Data science (also known as machine learning) is becoming a very popular career choice. Data scientists are required in a number of fields, ranging from finance to mining to big technology companies like Facebook and Google. Data science aims to build methods that allow machines to learn and improve from their experience without being explicitly programmed. These methods help machines to find potentially novel patterns in data and use them to make educated predictions. Machine learning has given us a number of key technologies, such as self-driving cars, face recognition at airports and efficient web search. In fact, machine learning is so pervasive these days that you probably use it all the time without even realizing it.
This guide will provide some useful tips to build your career in data science.
The first step in your data science journey should begin with studies that build a solid foundation of knowledge. There are a number of online and in-person courses available for one to choose from.
It is a good idea to check out your local university as most offer onsite courses on data science, usually part of computer science or engineering degrees. Most courses begin with a refresher in some of the prerequisite topics, such as linear algebra, probability, calculus and programming. If you don’t have a background in these then it may help to study them separately.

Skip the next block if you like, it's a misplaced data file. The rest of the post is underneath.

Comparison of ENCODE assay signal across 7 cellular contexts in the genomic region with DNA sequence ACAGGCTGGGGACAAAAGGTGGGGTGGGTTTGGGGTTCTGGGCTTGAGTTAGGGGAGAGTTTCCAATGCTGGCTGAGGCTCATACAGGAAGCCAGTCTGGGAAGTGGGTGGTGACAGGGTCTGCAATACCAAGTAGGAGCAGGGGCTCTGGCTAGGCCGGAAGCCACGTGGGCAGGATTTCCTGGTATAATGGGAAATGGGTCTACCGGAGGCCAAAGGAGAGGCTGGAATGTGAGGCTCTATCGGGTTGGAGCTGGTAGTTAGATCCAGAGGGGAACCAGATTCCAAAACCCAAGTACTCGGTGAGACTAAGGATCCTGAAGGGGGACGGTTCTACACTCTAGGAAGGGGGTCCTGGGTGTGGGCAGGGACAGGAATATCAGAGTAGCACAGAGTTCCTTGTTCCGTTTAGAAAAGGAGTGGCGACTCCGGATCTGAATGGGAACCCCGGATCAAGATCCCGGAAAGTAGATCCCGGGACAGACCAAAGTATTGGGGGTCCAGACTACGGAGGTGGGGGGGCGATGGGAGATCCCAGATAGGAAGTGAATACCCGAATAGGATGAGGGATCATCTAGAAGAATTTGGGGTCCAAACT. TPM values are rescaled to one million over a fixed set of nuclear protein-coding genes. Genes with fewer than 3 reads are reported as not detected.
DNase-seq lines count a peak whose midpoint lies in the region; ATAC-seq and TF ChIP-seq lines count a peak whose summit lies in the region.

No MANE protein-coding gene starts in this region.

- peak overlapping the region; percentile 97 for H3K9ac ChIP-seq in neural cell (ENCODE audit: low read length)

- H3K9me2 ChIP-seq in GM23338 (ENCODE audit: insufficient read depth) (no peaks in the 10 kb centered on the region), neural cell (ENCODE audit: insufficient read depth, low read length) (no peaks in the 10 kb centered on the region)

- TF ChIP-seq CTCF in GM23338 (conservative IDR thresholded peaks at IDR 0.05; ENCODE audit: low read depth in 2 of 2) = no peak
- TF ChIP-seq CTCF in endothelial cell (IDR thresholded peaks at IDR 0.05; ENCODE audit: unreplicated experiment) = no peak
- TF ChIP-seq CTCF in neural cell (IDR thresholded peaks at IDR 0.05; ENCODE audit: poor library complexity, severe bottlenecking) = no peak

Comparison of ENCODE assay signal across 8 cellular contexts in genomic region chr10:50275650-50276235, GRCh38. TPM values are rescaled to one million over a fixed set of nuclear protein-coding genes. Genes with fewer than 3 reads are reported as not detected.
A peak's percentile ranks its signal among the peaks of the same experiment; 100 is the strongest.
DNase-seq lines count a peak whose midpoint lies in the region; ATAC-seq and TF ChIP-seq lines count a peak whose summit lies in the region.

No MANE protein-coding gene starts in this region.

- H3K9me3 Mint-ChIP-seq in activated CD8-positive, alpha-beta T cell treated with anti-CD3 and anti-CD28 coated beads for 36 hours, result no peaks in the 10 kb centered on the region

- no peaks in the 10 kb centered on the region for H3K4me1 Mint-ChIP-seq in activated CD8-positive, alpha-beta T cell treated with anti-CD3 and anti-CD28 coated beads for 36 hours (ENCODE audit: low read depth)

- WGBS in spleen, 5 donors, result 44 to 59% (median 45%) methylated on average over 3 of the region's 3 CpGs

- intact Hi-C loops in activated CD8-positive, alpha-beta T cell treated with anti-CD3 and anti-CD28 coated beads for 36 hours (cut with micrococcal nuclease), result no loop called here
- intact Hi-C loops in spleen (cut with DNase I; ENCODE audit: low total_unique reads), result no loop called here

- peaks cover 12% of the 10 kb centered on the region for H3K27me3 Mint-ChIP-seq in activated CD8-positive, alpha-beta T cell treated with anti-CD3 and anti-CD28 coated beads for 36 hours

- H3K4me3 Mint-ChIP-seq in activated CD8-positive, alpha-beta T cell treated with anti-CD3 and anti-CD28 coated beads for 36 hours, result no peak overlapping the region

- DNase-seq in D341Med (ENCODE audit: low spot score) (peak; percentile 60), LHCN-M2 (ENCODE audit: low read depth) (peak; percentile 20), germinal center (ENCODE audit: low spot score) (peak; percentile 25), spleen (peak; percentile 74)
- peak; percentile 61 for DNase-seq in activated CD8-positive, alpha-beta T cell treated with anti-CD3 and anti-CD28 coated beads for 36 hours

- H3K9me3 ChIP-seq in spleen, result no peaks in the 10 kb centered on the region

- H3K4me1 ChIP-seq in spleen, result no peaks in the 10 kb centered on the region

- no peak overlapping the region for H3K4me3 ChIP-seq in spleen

If you prefer to study at home or you have limited time available then online study could be a great option for you. There are many online data science courses and the Coursera website has the best selection of these. Many of its courses are free to enroll, but you may need to pay a small fee to get the course completion certificate:
One of the top courses in this area is “Machine Learning” by Stanford’s Professor Andrew Ng, which has been completed by over three million people. Andrew is a world-leading expert in the field, and he presents the material in a simple and understandable way. The course takes approximately fifty-four hours to complete.
IBM offers a short course titled “What is Data Science?” that will teach you the basics of data science in just ten hours of study.